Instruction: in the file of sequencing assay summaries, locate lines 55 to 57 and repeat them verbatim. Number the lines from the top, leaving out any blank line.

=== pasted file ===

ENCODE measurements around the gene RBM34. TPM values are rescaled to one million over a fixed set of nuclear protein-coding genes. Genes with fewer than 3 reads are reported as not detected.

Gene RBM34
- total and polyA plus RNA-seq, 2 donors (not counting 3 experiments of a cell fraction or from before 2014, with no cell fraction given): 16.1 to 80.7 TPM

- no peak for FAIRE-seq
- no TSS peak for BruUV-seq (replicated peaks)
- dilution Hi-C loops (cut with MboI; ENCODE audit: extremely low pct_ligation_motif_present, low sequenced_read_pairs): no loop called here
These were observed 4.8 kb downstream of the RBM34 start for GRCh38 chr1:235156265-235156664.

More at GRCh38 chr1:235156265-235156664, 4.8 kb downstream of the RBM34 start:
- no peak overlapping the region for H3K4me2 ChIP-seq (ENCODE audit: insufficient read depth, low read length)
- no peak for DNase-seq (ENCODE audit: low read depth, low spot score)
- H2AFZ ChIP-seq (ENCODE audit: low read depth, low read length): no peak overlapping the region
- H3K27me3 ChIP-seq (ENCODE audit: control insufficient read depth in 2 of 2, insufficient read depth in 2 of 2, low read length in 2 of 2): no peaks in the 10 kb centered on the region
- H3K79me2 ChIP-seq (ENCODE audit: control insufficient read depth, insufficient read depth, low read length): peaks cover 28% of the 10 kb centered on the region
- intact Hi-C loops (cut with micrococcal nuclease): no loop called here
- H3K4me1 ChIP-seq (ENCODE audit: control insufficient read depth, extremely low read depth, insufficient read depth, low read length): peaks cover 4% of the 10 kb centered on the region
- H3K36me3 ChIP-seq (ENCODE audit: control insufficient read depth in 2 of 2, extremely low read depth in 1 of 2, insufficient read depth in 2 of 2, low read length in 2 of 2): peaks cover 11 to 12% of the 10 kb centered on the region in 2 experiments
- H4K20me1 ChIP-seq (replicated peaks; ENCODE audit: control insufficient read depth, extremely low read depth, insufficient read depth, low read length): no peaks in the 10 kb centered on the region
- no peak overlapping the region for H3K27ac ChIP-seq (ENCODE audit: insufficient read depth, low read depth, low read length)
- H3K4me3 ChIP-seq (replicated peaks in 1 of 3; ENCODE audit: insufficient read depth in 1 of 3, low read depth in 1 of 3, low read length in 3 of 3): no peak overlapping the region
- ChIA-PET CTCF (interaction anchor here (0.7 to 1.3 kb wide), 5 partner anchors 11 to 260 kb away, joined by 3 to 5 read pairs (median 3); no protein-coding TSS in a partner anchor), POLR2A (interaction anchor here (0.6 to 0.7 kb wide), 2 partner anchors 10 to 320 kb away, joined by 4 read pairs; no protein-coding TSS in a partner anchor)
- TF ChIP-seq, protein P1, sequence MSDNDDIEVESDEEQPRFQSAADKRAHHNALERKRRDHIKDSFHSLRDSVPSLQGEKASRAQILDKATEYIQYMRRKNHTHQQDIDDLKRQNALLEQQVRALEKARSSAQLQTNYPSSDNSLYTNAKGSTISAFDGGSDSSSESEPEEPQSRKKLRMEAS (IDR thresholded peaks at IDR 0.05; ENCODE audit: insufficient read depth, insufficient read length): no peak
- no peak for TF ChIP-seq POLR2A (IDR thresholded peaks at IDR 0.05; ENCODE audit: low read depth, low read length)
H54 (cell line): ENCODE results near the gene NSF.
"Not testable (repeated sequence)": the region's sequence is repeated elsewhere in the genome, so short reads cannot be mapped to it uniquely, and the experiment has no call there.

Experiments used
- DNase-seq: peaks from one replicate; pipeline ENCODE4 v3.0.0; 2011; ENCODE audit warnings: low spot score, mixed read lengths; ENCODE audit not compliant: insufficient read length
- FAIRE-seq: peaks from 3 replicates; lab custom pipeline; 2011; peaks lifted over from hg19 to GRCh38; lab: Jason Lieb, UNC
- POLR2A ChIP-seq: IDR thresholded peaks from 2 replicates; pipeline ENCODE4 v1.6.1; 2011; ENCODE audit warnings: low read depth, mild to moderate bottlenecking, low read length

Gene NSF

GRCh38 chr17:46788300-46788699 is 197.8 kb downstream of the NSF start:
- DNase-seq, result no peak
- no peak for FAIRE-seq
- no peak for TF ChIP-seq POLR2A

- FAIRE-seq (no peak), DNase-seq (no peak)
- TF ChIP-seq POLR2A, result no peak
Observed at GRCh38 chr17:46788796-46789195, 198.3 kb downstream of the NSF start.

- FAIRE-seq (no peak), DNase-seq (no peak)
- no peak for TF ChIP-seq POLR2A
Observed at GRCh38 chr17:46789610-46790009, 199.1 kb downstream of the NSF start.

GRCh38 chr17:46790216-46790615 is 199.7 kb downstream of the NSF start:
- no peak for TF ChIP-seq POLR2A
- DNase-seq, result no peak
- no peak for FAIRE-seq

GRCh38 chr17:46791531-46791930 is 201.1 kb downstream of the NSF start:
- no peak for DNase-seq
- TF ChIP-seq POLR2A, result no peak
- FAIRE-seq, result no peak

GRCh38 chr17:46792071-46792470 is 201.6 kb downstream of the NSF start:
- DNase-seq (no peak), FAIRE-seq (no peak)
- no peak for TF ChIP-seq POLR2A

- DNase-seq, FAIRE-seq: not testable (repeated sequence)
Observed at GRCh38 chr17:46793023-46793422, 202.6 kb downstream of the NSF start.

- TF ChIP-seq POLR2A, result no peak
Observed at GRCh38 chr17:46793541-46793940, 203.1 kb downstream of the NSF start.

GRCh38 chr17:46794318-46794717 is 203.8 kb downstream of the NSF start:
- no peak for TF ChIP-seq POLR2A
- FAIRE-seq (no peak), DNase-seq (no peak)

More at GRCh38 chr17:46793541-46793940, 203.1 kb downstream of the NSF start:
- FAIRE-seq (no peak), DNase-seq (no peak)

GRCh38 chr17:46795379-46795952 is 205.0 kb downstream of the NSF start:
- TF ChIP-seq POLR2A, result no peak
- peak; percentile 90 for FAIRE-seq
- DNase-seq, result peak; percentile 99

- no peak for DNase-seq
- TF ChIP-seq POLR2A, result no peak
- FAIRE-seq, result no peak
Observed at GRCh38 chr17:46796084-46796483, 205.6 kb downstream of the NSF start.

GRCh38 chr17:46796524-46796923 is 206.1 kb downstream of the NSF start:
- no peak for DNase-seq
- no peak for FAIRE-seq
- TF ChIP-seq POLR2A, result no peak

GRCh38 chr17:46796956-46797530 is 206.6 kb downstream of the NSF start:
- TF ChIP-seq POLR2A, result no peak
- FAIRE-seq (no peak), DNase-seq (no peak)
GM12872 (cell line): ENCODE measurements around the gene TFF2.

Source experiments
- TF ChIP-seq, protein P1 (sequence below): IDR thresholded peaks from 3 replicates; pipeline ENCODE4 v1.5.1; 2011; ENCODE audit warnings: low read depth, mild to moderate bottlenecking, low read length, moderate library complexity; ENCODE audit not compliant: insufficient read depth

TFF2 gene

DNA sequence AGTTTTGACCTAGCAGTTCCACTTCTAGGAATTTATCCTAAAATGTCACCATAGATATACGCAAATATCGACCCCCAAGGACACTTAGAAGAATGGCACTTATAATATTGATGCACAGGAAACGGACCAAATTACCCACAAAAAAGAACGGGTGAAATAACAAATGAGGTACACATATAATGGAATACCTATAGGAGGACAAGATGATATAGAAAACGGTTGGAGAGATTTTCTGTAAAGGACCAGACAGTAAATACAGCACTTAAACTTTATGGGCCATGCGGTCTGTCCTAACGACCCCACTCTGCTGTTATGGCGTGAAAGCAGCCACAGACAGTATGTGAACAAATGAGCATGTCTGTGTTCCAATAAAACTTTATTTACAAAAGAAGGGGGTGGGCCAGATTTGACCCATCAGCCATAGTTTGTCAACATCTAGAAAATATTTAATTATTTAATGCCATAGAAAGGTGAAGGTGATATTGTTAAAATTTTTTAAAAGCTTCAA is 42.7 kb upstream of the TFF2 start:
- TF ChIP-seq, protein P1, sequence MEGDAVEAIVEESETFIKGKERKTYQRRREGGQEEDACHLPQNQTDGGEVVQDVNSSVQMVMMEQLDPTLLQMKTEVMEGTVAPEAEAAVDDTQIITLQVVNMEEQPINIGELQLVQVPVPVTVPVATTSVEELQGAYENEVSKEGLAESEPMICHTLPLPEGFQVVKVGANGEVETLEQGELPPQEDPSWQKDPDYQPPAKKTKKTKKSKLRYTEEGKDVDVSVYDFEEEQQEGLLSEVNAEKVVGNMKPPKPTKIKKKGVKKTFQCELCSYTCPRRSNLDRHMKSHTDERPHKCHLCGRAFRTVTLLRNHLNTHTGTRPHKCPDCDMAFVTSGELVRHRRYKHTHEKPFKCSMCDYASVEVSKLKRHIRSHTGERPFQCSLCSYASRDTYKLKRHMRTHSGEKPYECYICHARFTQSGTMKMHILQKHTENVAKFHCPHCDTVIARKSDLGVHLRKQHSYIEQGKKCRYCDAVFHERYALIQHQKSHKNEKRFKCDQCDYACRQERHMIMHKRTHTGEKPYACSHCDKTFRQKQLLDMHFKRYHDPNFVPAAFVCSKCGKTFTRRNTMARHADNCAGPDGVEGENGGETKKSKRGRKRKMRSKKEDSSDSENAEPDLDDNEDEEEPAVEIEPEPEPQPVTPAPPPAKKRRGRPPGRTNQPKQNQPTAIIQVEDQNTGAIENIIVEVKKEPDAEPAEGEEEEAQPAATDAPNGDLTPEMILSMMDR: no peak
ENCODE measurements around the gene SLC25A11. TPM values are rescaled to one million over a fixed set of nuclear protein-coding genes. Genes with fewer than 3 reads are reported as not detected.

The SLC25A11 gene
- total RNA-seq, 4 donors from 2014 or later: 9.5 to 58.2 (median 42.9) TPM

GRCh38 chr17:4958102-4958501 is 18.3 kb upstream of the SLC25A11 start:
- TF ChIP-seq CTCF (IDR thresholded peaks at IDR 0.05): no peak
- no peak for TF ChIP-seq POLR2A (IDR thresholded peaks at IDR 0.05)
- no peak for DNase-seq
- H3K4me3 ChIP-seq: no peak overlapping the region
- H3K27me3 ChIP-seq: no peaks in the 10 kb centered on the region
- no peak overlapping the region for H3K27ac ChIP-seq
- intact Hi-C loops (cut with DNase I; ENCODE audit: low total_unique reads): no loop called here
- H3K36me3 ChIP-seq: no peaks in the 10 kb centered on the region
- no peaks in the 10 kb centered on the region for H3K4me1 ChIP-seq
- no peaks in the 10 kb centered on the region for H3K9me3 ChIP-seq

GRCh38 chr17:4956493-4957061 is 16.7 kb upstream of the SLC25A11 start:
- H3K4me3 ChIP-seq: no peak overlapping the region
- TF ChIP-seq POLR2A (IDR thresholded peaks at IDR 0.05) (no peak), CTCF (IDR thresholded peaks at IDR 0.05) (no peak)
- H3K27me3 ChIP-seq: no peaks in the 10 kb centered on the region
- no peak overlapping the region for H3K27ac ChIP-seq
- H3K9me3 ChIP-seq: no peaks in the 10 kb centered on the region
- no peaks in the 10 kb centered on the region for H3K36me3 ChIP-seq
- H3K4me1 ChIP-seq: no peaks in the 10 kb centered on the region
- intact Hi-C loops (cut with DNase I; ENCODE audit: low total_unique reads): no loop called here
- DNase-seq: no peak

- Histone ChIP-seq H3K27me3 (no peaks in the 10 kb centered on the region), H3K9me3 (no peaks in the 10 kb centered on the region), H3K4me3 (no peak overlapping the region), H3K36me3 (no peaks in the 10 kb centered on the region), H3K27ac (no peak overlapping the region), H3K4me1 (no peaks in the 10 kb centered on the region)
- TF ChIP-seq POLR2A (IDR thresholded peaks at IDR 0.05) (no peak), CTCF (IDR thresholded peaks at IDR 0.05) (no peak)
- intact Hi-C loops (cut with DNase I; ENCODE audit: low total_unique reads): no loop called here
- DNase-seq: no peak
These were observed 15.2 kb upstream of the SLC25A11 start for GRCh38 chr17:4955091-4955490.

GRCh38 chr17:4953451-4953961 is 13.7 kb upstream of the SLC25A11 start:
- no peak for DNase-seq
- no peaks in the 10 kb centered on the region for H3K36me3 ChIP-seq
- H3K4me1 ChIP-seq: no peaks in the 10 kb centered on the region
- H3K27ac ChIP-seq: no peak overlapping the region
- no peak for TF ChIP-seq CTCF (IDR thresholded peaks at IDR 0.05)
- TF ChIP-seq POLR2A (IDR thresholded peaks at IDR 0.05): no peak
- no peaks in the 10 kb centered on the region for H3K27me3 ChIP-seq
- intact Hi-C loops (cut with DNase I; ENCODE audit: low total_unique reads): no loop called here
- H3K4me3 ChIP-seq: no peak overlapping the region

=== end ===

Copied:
GRCh38 chr17:46794318-46794717 is 203.8 kb downstream of the NSF start:
- no peak for TF ChIP-seq POLR2A
- FAIRE-seq (no peak), DNase-seq (no peak)